Amyotrophic lateral sclerosis (ALS) is a neurodegenerative disorder characterized by progressive and selective loss ofmotor neurons.Thediscovery of mutations in thegeneencodinganRNA-bindingprotein,TARDNA-binding protein of 43 kD (TDP-43), in familial ALS, strongly implicated abnormalities inRNA processing in the pathogenesis of ALS, although the mechanisms whereby TDP-43 leads to neurodegeneration remain elusive. To clarify the mechanism of degeneration caused by TDP-43, we generated transgenic Drosophila melanogaster expressing a series of systematically modified human TDP-43 genes in the retinal photoreceptor neurons. Overexpression of wild-type TDP-43 resultedinvacuolar degeneration of the photoreceptor neurons associated with thinning of the retina, which was significantly exacerbated bymutations of TDP-43 linked to familial ALS or disrupting its nuclear localization signal (NLS). Remarkably, these degenerative phenotypes were completely normalized by addition of a mutation or deletion of the RNA recognition motif that abolishes the RNA binding ability of TDP-43. Altogether, our results suggest that RNA binding is key to the neurodegeneration caused by overexpression of TDP-43, and that abnormalities in RNA processing may be crucial to the pathogenesis of TDP-43 proteinopathy.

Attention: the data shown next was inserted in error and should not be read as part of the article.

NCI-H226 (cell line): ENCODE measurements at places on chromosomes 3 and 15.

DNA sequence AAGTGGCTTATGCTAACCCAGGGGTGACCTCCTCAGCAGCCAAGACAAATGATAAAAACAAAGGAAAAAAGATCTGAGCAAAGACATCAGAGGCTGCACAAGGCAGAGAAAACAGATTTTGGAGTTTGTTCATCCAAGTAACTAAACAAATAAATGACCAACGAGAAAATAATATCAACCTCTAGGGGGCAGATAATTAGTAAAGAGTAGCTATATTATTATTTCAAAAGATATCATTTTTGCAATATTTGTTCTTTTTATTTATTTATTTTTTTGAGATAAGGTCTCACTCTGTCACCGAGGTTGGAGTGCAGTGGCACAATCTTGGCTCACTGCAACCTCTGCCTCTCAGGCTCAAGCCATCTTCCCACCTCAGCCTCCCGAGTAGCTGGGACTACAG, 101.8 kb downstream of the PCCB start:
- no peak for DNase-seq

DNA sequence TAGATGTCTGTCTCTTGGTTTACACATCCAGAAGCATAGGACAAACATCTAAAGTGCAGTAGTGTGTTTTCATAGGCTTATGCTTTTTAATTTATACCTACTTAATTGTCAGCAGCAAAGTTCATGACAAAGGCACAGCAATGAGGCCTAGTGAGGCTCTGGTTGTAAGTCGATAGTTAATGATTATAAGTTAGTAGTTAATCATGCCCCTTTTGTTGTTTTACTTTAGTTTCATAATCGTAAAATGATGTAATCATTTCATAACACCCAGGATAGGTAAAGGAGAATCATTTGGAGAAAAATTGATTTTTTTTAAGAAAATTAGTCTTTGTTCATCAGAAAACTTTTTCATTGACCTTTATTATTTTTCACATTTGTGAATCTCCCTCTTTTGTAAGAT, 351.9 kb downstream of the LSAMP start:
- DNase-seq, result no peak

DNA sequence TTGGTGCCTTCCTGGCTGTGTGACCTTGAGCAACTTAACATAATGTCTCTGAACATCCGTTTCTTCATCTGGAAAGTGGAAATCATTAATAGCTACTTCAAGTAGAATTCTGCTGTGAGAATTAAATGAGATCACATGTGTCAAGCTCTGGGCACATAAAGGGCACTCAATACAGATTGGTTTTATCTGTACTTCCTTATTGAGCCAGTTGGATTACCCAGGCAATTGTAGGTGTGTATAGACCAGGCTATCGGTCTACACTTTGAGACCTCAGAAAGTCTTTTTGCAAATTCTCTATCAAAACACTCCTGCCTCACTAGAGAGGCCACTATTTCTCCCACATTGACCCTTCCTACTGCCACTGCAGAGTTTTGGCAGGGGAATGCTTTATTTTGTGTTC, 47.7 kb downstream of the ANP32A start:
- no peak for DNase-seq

ASJC Scopus subject areas
- Molecular Biology